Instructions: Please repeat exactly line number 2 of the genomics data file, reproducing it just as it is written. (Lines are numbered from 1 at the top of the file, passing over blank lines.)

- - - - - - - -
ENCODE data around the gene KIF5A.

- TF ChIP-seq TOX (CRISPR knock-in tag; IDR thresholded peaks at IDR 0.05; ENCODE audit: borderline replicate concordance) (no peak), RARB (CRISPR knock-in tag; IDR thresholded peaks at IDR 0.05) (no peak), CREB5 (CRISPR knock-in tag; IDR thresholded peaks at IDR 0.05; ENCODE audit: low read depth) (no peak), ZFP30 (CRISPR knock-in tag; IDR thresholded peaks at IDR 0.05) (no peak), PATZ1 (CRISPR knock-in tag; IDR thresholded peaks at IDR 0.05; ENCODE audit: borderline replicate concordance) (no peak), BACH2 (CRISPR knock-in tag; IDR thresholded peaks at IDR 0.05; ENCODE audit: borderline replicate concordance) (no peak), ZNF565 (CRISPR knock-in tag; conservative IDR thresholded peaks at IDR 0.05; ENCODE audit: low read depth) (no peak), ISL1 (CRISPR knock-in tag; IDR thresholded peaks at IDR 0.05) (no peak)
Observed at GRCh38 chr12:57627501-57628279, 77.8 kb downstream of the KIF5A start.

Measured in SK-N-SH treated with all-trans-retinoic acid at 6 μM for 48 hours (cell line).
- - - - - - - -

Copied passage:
- TF ChIP-seq TOX (CRISPR knock-in tag; IDR thresholded peaks at IDR 0.05; ENCODE audit: borderline replicate concordance) (no peak), RARB (CRISPR knock-in tag; IDR thresholded peaks at IDR 0.05) (no peak), CREB5 (CRISPR knock-in tag; IDR thresholded peaks at IDR 0.05; ENCODE audit: low read depth) (no peak), ZFP30 (CRISPR knock-in tag; IDR thresholded peaks at IDR 0.05) (no peak), PATZ1 (CRISPR knock-in tag; IDR thresholded peaks at IDR 0.05; ENCODE audit: borderline replicate concordance) (no peak), BACH2 (CRISPR knock-in tag; IDR thresholded peaks at IDR 0.05; ENCODE audit: borderline replicate concordance) (no peak), ZNF565 (CRISPR knock-in tag; conservative IDR thresholded peaks at IDR 0.05; ENCODE audit: low read depth) (no peak), ISL1 (CRISPR knock-in tag; IDR thresholded peaks at IDR 0.05) (no peak)